The COVID-19 disruption left the power sector gasping for breath, especially the renewable energy segment. Given the significance of power industry in the Indian economy, Finance Minister Nirmala Sitharaman is expected to address some of the longstanding woes of the core sector.
The troubled distribution companies, or discoms, will look forward to prompt implementation of the liquidity scheme. It will also want long-term measures to help strengthen the transmission and distribution to prepare it for future.
India has big plans in the clean energy industry, and the sector will expected Budget announcements in tune with these ambitions. The sector has become key driver for capacity addition in the power sector. India plans to scale its renewable energy capacity to 175GW by 2022, including 100GW of solar and 60GW of wind energy. However, the country still has a long way to go before achieving that mark.
India has already installed over 90GW of renewables, including 37GW of solar and 38GW of wind energy. Meanwhile, projects for another 50GW are in the pipeline. The target of 175GW by next year will require investments to the tune of Rs 1.75 lakh crore. Ratings agency ICRA expects Budget 2021 to include supportive measures to ensure long-term financing windows for upcoming projects.
The solar power industry is also worried about the proposed basic customs duty (BCD) on solar modules. The plan is meant to boost domestic manufacturing and there already is an outlay of Rs 4,500 crore over a five-year period for the same under production-linked incentive scheme, but it will take some time before sourcing solar cells and modules from domestic sources pick up. Till domestic producers bring their scale and cost competitiveness at par with imports, especially from China, the industry has called for a stay on customs duty on solar panels.
In the backdrop of disruption in the supply chain due to the COVID-19 pandemic, dependence on importing solar modules must be reduced, according to Shekhar Dutt, Director-General of Solar Power Developers Association (SPDA). But developing R&D in manufacturing efficient modules domestically at competitive prices, which are at par with imported modules, needs time.
"Imposing BCD in the intervening period will be counterproductive. Solar power developers will have to import modules to meet contractual obligations at a much higher price in the absence of necessary domestic capacity," Dutta said in the industry wishlist for Budget 2021.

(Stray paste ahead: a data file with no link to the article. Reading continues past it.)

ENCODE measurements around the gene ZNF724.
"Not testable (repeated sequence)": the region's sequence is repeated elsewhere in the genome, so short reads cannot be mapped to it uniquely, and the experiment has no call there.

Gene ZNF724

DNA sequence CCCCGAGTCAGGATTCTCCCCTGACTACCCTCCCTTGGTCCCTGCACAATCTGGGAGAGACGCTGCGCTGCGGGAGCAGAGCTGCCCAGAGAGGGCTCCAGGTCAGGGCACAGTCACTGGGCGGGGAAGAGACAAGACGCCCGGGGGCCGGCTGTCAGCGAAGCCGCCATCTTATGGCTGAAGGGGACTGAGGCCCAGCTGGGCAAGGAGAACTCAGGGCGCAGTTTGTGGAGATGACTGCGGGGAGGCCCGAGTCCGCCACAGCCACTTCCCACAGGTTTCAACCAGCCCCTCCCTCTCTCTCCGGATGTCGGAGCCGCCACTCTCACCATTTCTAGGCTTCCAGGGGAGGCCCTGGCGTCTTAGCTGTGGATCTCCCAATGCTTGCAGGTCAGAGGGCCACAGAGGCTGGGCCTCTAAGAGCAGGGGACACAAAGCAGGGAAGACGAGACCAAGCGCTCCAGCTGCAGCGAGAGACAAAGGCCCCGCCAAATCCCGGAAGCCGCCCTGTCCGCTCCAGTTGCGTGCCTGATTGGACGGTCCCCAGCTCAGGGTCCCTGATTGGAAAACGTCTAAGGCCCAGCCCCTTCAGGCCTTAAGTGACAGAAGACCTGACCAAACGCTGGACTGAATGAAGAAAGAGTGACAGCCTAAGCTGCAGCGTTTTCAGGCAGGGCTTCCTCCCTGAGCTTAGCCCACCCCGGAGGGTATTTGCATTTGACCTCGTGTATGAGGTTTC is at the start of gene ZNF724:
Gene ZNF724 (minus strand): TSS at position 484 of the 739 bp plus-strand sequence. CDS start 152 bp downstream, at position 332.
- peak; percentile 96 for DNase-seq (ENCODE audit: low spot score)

The solar power industry will also be looking forward to non-tariff concessions. In its projections, ICRA said the upcoming Budget may include incentives for roof-top solar installations to promote investments, a favourable regulatory framework for consistency and supportive net metering regulations, along with a single-window system to ensure procedural approvals.
Industry players have also called for checking abrupt increase in steel prices as it is bound to interfere with upcoming projects. Profiteering by domestic steel producers in the face of high global steel prices can drive up costs of renewable energy projects, they fear, and have called for necessary steps to check such developments.
Solar energy sector also wants a reduction in GST rates and a simplified tax structure. "Any taxes, duties like GST that is imposed by the government in fact result in increase in generation cost of electricity. This in turn causes a cascading increase in the manufacturing or cost of living. And, therefore, is counter-productive to national growth. Hence, we request for rationalisation of tax rate and the imposition of 5 per cent tax across the board," Dutta has pointed out.
Wind power producers are looking forward to an end to restrictions on raw materials for wind turbines and tax relaxations under the Income-tax Act.
Discoms, on the other hand, expect the the second tranche of liquidity infusion scheme announced last year to be expedited in Budget 2021. Under the scheme, Centre had allocated Rs 90,000 crore for cash-strapped discoms, which was later increased to Rs 1.2 lakh crore. This amount was to be disbursed in two equal tranches, but the scheme has been implemented only partially. The distributions companies are also expecting long-term measures to help them tide over the COVID-19-led disruptions.
Strengthening discoms will also benefit the wind and solar energy projects. The renewable energy plants can be set up in resource-rich regions, but the energy generated by them will be consumed nationally. This makes efficient and stable transmission and distribution networks imperative for renewable energy to be relevant.